Now we are going to look at the main and most important building on the Acropolis that is called the Parthenon. As you leave the entrance, you see it on the right-hand side facing you. It is meant to represent the home of Athena, the goddess of wisdom. We know a lot about this building because there were actually records left from that time including; how it was paid for, who worked on it, etc. The main architects for it were Iktinos and Kallikrates. The main sculptor who worked on it was a guy named Phidias. It really is a “magnum opus” (one of the greatest works we will look at) because it is the schema building for all the future buildings we will be studying, both in architecture and design/ornamentation.
The story is that “Athena,” who is the goddess of wisdom, is also the patron goddess for this building. I think it is kind of important that this building represents her main attributes which are wisdom and also chaste values, meaning she is a celibate goddess that is very dignified, very logical and very powerful. She is also the main goddess who supports Odysseus in the Iliad and the Odyssey.
Remember Zeus gave birth to Dionysus?
Well, he also gives birth to Athena, and this is how it
happens. One day he has a terrible headache and the God of the Forge; Hephaestus,
or you may know him by his “Star Trek” or Roman name, “Vulcan” comes and
cuts his head open with an ax and Athena springs from his head like a fully
formed idea; fully armed, clothed and ready for battle in her weaponry
and all her glory. I also think that there is a little bit of that weird
idea that she also springs out of his head from a headache, (I guess some
parents feel like their kids are headaches) so you can draw your own conclusions
Iktinos and Kallikrates The Parthenon c450 BCE Athens, Greece
Pythagorean ratios 6:8, 9:12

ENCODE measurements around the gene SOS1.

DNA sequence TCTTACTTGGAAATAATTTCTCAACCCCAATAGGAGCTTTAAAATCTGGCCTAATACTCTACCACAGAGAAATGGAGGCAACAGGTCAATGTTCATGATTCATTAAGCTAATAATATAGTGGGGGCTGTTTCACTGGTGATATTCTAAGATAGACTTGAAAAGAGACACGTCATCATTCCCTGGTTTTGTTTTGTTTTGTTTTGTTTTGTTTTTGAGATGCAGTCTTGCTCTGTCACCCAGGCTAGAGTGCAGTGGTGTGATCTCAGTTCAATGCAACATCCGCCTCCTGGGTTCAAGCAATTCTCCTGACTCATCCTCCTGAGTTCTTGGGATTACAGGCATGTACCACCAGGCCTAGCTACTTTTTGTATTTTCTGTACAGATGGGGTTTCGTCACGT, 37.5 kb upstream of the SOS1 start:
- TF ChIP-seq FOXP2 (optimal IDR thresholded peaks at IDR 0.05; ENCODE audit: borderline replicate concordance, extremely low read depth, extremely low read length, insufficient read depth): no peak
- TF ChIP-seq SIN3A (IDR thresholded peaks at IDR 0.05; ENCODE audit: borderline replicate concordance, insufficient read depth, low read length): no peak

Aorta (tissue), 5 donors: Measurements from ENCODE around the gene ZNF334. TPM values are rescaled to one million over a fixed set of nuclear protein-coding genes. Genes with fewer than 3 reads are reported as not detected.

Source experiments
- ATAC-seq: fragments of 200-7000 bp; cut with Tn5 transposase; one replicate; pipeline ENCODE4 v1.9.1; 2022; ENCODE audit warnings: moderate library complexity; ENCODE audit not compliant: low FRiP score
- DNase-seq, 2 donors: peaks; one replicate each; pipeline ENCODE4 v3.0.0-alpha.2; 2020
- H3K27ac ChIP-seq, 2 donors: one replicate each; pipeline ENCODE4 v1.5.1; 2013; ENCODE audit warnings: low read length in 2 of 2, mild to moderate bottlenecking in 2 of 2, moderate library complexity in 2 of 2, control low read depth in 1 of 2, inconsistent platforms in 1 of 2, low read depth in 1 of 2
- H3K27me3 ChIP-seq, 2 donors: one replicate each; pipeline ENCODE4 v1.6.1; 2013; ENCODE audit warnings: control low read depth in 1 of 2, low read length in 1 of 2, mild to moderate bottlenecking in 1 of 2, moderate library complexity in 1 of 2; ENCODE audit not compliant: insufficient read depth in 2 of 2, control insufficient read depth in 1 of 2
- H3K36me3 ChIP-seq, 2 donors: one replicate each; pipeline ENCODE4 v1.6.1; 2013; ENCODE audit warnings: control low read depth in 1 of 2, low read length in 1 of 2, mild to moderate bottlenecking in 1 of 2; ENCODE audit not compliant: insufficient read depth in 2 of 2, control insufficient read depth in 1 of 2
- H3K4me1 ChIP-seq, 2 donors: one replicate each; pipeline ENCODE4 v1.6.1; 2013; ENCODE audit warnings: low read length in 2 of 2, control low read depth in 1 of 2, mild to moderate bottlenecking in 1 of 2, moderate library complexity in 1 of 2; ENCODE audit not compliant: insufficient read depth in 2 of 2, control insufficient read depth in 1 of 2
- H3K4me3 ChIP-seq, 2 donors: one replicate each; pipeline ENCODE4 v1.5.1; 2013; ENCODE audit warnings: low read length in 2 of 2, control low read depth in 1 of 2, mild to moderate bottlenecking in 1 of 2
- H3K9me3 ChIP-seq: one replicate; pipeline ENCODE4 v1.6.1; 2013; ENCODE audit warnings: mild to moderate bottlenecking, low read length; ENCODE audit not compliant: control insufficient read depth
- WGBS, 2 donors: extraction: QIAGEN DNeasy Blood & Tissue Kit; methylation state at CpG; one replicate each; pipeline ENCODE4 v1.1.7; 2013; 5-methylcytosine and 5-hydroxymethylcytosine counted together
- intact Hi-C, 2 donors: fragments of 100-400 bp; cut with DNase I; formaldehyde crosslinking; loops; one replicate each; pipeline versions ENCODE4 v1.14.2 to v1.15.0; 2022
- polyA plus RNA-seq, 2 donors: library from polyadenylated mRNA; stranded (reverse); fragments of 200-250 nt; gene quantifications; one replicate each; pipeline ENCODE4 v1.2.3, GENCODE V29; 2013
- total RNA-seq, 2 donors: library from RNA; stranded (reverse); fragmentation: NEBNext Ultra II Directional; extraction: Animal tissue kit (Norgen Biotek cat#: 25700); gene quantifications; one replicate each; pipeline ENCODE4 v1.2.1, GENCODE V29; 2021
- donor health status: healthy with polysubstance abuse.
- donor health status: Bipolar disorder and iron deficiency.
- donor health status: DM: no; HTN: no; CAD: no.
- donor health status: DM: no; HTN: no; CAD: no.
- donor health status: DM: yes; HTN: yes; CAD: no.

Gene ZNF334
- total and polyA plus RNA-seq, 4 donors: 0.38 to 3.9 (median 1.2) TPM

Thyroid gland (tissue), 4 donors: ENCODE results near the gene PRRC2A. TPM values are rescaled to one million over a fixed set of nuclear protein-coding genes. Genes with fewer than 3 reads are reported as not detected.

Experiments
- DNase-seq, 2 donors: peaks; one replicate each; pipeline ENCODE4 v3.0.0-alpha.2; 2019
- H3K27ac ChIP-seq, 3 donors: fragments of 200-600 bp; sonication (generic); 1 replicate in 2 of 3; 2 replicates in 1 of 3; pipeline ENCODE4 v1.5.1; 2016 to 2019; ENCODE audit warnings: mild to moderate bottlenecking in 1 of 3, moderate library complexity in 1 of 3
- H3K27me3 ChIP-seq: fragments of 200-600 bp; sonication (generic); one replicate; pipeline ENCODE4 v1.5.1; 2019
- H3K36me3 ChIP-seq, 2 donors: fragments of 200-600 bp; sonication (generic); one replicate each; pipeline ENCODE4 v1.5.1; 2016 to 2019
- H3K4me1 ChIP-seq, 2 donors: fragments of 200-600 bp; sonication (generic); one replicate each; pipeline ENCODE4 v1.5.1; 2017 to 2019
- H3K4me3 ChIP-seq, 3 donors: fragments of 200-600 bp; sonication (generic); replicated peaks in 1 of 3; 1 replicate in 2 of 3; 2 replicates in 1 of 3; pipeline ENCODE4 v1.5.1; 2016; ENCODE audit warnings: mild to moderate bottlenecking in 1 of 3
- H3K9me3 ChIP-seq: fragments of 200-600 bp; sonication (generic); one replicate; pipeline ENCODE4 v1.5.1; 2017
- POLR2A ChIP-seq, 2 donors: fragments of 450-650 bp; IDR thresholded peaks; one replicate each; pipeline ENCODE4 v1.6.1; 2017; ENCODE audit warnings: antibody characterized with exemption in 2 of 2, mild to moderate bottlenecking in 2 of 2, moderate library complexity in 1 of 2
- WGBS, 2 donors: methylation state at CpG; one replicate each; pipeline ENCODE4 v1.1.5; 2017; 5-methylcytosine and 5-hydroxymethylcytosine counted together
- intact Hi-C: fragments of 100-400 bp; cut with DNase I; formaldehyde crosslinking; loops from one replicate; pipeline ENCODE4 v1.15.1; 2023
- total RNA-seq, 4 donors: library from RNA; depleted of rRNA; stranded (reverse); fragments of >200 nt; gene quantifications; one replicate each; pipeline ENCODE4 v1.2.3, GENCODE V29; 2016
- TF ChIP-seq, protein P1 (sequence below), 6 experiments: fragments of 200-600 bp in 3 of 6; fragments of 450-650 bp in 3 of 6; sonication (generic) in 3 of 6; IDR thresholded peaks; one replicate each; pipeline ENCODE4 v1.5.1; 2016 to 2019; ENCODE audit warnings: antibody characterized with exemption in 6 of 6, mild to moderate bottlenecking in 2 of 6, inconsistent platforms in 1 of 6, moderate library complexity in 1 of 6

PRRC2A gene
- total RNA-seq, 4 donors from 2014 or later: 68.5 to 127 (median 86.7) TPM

The building represents “symmetria,” “kalos” and a lot of the irrational and rational ideas concerning numbers that we discussed before. So first off, when you are approaching it; you actually approach it from the West side. It is canted at a slight angle so you get to see two sides of the building. The West side is the short side facing you and it is not the entrance; it was actually used as a storage room. And remember, we talked about the Pythagorean idea concerning the ratio of 8 to 17; that it is a beautiful and kind of a strange irrational number, but also how it makes the building look about three times longer? So when you travel down it, you get the sense that the building is extra-large because you get to see the entire length of the building as you bring your goods to Athena who is housed inside.
When you step up closer to the building you see that it seems to be completely square, logical and level, but I think one of the most interesting things that a lot of people have taken a look at and find particularly interesting, is that it actually has a bunch of curved lines. In the base it actually, I think, rises a couple of centimeters in the center and in the entablature; and the columns themselves kind of tilt in a little bit. Those sorts of weird little distortions that are not squared off and do not seem completely logical, are actually quite logical. If you did not have that rise to compensate for the curvature of the eyes and some weird things that happen in terms of how we see things, it would probably look like it was sort of leaning out and kind of bubbling in a strange way. So those distortions in the foundation, the rise of the building and the columns canted back, are meant to actually compensate for irrational things that happen with the structure.
Overall, it is a “Doric” order temple and that means it’s the most masculine order of temple. I think it is also interesting that they chose the most dignified (for them) and the most masculine order, to house a female goddess; who incidentally is a virgin goddess. The term “Parthenos” means “virgin.” Do you remember the term “parthenogenesis” means “virgin birth” from biology class? This is the virgin’s “cella” or chamber.
If we look at the Doric order and we analyze a little bit more closely using these diagrams, I think you can see some things that are important. So notice that it does not have a base and that it is a simple column that goes straight into the “stylobate.” Remember when I told you that the term for column is “stylos” and the term for base is “bate”? So, “stylobate” means “column base” and we also have the term “steriobate,” which means “second base.” And that’s probably the original “stylobate” and “steriobate” foundation for that structure. They started a temple in about 490 to Athena. Then when the Persians came and decimated the Acropolis, all that was left (more or less) was the foundation; so it (or parts of it) were used to construct the Parthenon.